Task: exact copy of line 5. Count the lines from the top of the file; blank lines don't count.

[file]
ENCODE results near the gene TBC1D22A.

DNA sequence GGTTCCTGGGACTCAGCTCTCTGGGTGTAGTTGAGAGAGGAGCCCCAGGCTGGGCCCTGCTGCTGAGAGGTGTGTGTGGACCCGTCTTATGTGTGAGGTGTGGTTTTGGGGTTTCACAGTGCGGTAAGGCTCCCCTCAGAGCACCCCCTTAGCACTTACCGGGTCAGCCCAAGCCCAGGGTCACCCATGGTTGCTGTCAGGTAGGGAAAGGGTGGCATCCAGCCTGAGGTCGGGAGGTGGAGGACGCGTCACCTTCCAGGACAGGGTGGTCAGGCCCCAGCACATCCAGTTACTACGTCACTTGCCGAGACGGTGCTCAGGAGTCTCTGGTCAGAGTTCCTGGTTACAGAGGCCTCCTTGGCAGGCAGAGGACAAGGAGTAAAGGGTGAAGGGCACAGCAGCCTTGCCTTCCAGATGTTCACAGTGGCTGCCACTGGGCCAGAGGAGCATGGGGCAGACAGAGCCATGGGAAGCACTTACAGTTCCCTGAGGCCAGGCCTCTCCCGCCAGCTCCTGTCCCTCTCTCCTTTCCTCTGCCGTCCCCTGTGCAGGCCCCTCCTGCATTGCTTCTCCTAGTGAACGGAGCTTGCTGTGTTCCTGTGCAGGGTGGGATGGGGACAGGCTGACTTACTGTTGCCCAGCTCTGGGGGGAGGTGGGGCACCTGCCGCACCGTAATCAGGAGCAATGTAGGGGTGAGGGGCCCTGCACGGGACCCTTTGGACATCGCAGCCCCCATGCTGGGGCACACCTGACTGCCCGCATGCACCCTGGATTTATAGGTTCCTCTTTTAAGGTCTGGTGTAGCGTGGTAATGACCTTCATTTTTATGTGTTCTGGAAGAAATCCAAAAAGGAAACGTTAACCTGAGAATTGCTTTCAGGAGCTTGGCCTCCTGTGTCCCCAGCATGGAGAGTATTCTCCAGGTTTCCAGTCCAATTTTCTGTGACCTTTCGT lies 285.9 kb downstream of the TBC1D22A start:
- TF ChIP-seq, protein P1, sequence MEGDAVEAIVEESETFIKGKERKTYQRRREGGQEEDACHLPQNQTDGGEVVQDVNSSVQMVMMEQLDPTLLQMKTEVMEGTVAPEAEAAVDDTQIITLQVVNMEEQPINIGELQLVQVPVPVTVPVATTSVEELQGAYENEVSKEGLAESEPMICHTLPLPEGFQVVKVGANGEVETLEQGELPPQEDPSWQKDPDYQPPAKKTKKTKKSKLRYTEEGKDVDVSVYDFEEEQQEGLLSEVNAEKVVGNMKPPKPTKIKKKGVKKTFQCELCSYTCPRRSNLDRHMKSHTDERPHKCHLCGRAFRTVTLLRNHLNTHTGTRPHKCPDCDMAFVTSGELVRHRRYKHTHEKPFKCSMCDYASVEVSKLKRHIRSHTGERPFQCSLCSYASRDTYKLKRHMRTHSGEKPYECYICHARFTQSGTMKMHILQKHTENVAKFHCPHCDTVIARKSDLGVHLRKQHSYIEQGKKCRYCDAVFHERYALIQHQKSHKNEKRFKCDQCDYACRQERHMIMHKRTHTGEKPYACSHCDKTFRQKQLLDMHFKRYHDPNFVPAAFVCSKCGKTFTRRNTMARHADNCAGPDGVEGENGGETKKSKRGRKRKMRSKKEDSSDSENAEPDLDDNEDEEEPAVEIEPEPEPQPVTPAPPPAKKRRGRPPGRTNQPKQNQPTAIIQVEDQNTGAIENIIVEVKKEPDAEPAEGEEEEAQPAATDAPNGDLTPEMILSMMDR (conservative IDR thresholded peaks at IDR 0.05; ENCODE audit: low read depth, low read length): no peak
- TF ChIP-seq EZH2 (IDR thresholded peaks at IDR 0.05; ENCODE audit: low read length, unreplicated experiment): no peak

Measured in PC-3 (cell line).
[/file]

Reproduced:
Measured in PC-3 (cell line).